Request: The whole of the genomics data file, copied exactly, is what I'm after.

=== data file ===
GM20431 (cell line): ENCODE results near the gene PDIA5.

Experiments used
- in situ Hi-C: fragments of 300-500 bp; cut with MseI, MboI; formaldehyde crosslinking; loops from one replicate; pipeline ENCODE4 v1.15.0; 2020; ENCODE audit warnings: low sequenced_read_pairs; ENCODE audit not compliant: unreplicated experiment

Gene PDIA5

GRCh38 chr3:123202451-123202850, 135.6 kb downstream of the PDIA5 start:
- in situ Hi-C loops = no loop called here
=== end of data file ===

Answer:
GM20431 (cell line): ENCODE results near the gene PDIA5.

Experiments used
- in situ Hi-C: fragments of 300-500 bp; cut with MseI, MboI; formaldehyde crosslinking; loops from one replicate; pipeline ENCODE4 v1.15.0; 2020; ENCODE audit warnings: low sequenced_read_pairs; ENCODE audit not compliant: unreplicated experiment

Gene PDIA5

GRCh38 chr3:123202451-123202850, 135.6 kb downstream of the PDIA5 start:
- in situ Hi-C loops = no loop called here